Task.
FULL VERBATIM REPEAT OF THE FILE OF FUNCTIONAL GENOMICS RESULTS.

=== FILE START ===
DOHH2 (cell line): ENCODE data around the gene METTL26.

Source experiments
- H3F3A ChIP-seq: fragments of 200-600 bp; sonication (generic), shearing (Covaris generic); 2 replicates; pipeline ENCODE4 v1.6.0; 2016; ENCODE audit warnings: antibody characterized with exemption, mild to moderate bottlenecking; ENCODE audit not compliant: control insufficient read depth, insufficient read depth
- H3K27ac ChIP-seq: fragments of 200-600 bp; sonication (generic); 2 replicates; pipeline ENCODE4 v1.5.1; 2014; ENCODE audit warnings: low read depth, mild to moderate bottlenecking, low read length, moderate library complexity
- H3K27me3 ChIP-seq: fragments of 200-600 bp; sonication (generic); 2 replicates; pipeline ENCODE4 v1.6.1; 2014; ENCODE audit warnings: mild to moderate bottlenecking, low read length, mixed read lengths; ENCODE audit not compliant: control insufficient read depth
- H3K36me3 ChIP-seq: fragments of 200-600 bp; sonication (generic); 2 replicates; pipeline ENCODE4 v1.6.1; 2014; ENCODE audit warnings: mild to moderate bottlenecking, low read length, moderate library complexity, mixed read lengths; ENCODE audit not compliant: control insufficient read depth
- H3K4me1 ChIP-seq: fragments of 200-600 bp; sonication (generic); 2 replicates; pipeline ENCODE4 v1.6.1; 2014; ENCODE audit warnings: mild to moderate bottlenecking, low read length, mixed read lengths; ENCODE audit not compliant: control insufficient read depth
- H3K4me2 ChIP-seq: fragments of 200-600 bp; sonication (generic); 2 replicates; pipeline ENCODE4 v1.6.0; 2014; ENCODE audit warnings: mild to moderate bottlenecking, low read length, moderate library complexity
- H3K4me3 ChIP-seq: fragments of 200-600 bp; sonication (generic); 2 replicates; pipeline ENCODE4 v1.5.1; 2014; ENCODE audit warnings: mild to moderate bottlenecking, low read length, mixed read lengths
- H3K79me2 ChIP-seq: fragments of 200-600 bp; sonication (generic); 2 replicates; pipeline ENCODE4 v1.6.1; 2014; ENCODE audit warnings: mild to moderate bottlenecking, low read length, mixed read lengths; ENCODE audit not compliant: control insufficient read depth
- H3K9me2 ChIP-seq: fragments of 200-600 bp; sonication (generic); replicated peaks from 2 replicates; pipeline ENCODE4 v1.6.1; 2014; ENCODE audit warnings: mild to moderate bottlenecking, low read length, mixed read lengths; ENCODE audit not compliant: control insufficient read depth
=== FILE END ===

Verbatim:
DOHH2 (cell line): ENCODE data around the gene METTL26.

Source experiments
- H3F3A ChIP-seq: fragments of 200-600 bp; sonication (generic), shearing (Covaris generic); 2 replicates; pipeline ENCODE4 v1.6.0; 2016; ENCODE audit warnings: antibody characterized with exemption, mild to moderate bottlenecking; ENCODE audit not compliant: control insufficient read depth, insufficient read depth
- H3K27ac ChIP-seq: fragments of 200-600 bp; sonication (generic); 2 replicates; pipeline ENCODE4 v1.5.1; 2014; ENCODE audit warnings: low read depth, mild to moderate bottlenecking, low read length, moderate library complexity
- H3K27me3 ChIP-seq: fragments of 200-600 bp; sonication (generic); 2 replicates; pipeline ENCODE4 v1.6.1; 2014; ENCODE audit warnings: mild to moderate bottlenecking, low read length, mixed read lengths; ENCODE audit not compliant: control insufficient read depth
- H3K36me3 ChIP-seq: fragments of 200-600 bp; sonication (generic); 2 replicates; pipeline ENCODE4 v1.6.1; 2014; ENCODE audit warnings: mild to moderate bottlenecking, low read length, moderate library complexity, mixed read lengths; ENCODE audit not compliant: control insufficient read depth
- H3K4me1 ChIP-seq: fragments of 200-600 bp; sonication (generic); 2 replicates; pipeline ENCODE4 v1.6.1; 2014; ENCODE audit warnings: mild to moderate bottlenecking, low read length, mixed read lengths; ENCODE audit not compliant: control insufficient read depth
- H3K4me2 ChIP-seq: fragments of 200-600 bp; sonication (generic); 2 replicates; pipeline ENCODE4 v1.6.0; 2014; ENCODE audit warnings: mild to moderate bottlenecking, low read length, moderate library complexity
- H3K4me3 ChIP-seq: fragments of 200-600 bp; sonication (generic); 2 replicates; pipeline ENCODE4 v1.5.1; 2014; ENCODE audit warnings: mild to moderate bottlenecking, low read length, mixed read lengths
- H3K79me2 ChIP-seq: fragments of 200-600 bp; sonication (generic); 2 replicates; pipeline ENCODE4 v1.6.1; 2014; ENCODE audit warnings: mild to moderate bottlenecking, low read length, mixed read lengths; ENCODE audit not compliant: control insufficient read depth
- H3K9me2 ChIP-seq: fragments of 200-600 bp; sonication (generic); replicated peaks from 2 replicates; pipeline ENCODE4 v1.6.1; 2014; ENCODE audit warnings: mild to moderate bottlenecking, low read length, mixed read lengths; ENCODE audit not compliant: control insufficient read depth